“I’ve Never Seen Anything Like This”

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A CNN journalist and his entire camera crew were arrested by Minnesota state police Friday morning on live television while covering riots in Minneapolis over the murder of George Floyd. The lead reporter, Omar Berman, carefully asked where he should be, what he should do, and deferred obsequiously to the state police who, nevertheless, arrested him.

When he asked what was going on, he was told by a nearby state trooper, “I’m just doing my job, man.” (That last phrase, of course, has interesting historical echoes, but we’ll leave that thread for another day)

Attorney Midwin Charles noted the rich irony of arresting a CNN reporter for reporting the news “but not Derek Chauvin, the police officer who killed George Floyd on camera.”

As Omar Jimenez and others were led away, CNN anchor John Berman—back in the studio watching the arrests happen live—gasped, more than once, “I’ve never seen anything like this.”

Maybe Berman hasn’t seen anything like it, personally, but it certainly wouldn’t be the first time reporters have been ‘blocked’ from reporting sensitive topics. Especially when it comes to America’s seemingly ubiquitous cops (usually white, usually unapologetic) who kill minorities that cause subsequent riots (usually non-white, usually furious).

You might recall one of the first riots in Alabama was really a ‘police riot’ featuring the relatively infamous officer, James Clark, who liked to wear a ‘never integrate’ button on duty (not too dissimilar from Derek Chauvin, I would imagine.)

Clark stood among his fellow state troopers in February 1965 outside the Zion’s Chapel Methodist church, waiting for 500 or so civil rights activists to file out. When the doors to the church opened, police shot out the streetlights, sprayed black paint on the lenses of reporters’ cameras and charged into the crowd. The New York Times reported “loud whacks rang through the square”… The police chased some of the protesters into a place called Mack’s cafe, overturned tables, lunged at patrons.

Jimmie Lee Jackson rushed to defend his mother from a beating. State Trooper James Fowler pumped two bullets into Jackson’s stomach. He died eight days later. This sparked the Selma march and subsequent violence and riots. “He [Jimmie Jackson] was murdered” Martin Luther King Jr. said, “by the irresponsibility of every politician from governors on down who have fed constituents the stale bread of hatred, the spoiled meat of racism.”

The detail that strikes me in this account, among many, is spray painting the camera lenses with black paint and shooting out the street lights. Is this different, really, from arresting a CNN reporter? Doesn’t it serve the same end?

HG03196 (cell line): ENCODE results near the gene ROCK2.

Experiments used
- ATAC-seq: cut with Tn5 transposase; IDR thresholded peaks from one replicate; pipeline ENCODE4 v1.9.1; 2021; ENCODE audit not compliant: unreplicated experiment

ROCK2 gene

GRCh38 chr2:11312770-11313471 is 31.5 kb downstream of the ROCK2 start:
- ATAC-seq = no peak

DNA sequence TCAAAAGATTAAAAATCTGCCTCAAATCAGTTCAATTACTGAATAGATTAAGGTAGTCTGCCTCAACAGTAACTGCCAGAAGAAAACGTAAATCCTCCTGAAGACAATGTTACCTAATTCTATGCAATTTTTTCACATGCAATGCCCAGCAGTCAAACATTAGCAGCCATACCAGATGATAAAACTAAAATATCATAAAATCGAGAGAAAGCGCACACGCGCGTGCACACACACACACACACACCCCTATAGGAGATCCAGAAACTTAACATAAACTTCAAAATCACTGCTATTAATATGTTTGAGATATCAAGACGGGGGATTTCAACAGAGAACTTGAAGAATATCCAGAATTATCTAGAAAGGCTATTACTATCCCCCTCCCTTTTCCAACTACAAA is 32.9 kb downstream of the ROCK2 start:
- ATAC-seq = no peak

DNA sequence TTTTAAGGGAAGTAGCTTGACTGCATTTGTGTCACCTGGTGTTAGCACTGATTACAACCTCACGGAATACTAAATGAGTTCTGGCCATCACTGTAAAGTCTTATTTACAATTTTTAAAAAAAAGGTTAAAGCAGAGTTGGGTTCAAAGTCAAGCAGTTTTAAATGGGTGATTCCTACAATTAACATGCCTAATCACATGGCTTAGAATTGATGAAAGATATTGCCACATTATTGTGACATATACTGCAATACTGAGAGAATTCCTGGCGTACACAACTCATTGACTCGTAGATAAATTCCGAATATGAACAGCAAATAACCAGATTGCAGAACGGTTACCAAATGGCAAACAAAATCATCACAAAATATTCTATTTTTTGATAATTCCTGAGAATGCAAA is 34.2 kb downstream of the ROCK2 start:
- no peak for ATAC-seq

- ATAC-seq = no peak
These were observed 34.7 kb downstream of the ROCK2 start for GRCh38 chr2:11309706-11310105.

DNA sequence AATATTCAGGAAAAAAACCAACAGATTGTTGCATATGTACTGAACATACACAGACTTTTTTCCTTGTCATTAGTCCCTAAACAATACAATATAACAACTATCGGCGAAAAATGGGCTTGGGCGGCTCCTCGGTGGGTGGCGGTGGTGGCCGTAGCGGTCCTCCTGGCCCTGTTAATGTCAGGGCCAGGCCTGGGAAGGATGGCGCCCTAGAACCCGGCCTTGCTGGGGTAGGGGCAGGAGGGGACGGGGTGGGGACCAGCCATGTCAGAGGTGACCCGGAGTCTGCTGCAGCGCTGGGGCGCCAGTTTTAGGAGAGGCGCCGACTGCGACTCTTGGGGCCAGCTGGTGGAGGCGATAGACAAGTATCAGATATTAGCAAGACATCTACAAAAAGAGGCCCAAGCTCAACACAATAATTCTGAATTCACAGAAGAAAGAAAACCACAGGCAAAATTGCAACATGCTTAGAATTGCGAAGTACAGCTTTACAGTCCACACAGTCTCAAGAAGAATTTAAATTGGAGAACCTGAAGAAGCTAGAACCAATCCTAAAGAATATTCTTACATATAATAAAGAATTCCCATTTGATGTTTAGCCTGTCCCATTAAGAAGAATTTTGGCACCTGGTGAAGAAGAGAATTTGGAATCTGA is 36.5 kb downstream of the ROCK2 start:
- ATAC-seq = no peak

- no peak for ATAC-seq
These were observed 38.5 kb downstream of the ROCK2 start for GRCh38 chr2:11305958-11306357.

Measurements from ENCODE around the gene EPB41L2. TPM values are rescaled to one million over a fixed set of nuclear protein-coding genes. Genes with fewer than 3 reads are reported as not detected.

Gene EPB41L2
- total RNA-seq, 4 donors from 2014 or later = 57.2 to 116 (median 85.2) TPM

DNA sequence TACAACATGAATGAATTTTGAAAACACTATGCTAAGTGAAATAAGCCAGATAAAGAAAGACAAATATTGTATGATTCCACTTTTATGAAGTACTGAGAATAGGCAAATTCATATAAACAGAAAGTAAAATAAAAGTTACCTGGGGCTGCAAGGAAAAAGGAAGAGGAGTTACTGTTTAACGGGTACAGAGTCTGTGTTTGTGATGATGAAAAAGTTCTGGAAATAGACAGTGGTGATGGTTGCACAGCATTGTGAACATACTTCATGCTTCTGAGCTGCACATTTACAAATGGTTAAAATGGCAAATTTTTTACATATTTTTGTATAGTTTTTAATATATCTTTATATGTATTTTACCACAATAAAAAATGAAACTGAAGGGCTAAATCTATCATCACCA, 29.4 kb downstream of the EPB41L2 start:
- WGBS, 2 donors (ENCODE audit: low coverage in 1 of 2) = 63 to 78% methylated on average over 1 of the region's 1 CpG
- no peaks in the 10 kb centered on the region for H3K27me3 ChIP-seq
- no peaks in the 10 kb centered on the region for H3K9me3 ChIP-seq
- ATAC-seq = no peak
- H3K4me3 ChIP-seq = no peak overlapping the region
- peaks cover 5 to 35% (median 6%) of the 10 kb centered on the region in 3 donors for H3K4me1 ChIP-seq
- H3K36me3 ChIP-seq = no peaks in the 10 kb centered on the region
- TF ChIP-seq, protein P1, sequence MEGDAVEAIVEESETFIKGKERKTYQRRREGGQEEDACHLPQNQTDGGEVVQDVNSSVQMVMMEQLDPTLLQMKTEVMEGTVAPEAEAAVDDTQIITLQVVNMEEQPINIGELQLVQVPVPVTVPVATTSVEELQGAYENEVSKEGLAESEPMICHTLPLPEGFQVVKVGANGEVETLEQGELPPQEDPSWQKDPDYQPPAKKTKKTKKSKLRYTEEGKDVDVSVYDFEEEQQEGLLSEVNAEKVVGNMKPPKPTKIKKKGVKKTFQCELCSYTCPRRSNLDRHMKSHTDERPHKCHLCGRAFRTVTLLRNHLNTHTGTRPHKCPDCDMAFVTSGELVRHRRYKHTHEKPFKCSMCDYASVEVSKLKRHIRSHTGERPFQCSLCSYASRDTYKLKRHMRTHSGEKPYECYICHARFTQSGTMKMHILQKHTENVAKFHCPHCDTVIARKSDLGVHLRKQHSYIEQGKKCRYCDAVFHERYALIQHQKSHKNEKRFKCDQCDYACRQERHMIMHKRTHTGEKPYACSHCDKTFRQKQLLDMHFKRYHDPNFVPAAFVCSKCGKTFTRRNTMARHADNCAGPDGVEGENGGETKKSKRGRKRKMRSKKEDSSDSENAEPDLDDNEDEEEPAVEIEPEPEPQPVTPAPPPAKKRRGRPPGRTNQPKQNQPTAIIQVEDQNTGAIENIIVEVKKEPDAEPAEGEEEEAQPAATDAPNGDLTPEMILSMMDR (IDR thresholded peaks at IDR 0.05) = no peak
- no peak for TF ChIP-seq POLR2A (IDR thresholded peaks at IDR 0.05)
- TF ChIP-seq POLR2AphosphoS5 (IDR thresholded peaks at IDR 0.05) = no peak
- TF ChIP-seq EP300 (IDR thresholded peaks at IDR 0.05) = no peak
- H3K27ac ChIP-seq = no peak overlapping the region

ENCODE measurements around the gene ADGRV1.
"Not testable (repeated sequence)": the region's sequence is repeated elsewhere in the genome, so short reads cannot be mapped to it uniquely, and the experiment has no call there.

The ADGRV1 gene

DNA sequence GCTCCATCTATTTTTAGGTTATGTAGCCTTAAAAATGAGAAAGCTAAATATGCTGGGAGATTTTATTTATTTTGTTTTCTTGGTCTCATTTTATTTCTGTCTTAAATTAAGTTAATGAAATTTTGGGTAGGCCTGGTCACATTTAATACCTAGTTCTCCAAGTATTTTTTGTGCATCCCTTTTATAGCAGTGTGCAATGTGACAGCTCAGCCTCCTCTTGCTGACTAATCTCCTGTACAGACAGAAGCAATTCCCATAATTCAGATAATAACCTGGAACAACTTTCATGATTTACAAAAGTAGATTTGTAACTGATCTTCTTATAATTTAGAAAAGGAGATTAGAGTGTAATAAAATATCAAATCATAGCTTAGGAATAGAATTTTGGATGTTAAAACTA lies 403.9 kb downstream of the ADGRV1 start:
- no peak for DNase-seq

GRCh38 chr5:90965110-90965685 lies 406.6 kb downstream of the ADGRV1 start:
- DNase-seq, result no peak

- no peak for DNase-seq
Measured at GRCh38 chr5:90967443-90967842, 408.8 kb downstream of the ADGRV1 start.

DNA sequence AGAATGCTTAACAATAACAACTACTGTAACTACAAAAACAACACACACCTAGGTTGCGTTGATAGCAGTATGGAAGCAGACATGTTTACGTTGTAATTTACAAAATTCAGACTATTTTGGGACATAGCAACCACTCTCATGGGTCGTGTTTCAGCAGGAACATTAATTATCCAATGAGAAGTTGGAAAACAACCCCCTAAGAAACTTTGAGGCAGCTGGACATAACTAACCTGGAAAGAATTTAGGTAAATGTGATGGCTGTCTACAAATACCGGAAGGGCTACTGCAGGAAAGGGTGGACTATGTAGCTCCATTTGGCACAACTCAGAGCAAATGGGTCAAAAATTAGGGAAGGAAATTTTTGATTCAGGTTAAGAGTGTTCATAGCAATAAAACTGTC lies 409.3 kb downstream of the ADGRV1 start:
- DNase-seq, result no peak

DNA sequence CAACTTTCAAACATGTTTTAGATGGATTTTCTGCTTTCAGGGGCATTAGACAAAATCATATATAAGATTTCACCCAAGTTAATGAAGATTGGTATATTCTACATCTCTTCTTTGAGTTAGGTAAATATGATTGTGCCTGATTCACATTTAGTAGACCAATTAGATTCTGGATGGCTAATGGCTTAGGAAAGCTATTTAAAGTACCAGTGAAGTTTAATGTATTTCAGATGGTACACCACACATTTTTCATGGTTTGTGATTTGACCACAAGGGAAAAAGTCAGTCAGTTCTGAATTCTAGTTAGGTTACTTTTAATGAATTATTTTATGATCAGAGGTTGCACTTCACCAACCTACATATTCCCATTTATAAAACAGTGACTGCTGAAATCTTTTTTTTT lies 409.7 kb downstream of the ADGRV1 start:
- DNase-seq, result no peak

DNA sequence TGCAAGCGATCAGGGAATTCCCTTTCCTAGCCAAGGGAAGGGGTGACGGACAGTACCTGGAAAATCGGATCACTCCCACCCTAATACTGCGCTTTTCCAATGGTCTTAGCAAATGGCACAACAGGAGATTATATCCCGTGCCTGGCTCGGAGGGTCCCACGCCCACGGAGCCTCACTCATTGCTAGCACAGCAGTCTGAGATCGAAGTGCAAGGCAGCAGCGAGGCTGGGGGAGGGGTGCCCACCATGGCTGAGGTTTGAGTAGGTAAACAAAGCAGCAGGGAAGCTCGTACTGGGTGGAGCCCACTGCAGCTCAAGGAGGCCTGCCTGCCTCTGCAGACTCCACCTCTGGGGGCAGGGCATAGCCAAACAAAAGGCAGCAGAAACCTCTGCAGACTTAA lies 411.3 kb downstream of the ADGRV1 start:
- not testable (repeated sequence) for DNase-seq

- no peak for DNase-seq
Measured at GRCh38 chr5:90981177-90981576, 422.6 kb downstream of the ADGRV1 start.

Much has changed since that day in 1965, of course, but apparently in none of the regards mentioned above.

We need something like the 1965 Voting Rights Act to control our police force—the CNN reporter should never have been arrested, of course. George Floyd should never have been murdered, as so many others have been murdered for years and years now. Much like the rotten core of Alabama’s state police, circa 1965, our contemporary police force needs cleaned up; needs to be ‘demilitarized’, and needs retraining. If you can only control a populace with rifles, teargas and billy clubs; you’re not a peace officer, you’re an occupying force. I’ll add, that you only need an occupying force when you also have a disastrously unfair and inequitable system.

The death of Jimmie Lee Jackson led to the march from Selma to Montgomery, Alabama, which ultimately led to the Voting Rights Act of 1965.

As I write, protestors and activists are not only marching in Minneapolis over the murder of George Floyd, they are also marching all across the country, even here in Richmond, Virginia. One can only hope something equally positive, like a law that addresses the gross inequities in our legal system,  redefines down the limits of police power and the use of force, and readdresses the penalties when those limits are breached, will come out of this monstrous injustice.

We might begin with two simple, conjoined tasks:

1) Disarm/ demilitarize the police force and limit the police use of force. The police are still receiving surplus military supplies from our overseas adventures. Personally, I’d love a country with no police force, but if we must have one, than I want one that operates with very limited firepower. No one needs Rambo in their hood. Maybe a bobby with a silly hat, if we must have police at all.

2) Establish a public citizen’s board to oversee police and their use of force completely separate from the police hierarchy or the attorney general’s office. A large part of the current problem is an implicit prosecutorial bias baked into the structure of our justice system. An attorney general has no real motivation to out bad behavior if their success on prosecutions rest on the very police who may be acting badly. Take police oversight out of their hands entirely and let a separate, publically formed citizens board review police behavior–and penalize appropriately.

An equitable legal system; a non-militarized, non-racist and defanged police force–maybe a state in which a police force is hardly noticed at all. That’s something we’d like to see for the first time.

 

 

 

One response

  1. Thank you, more change, “I believe a change is gonna come”

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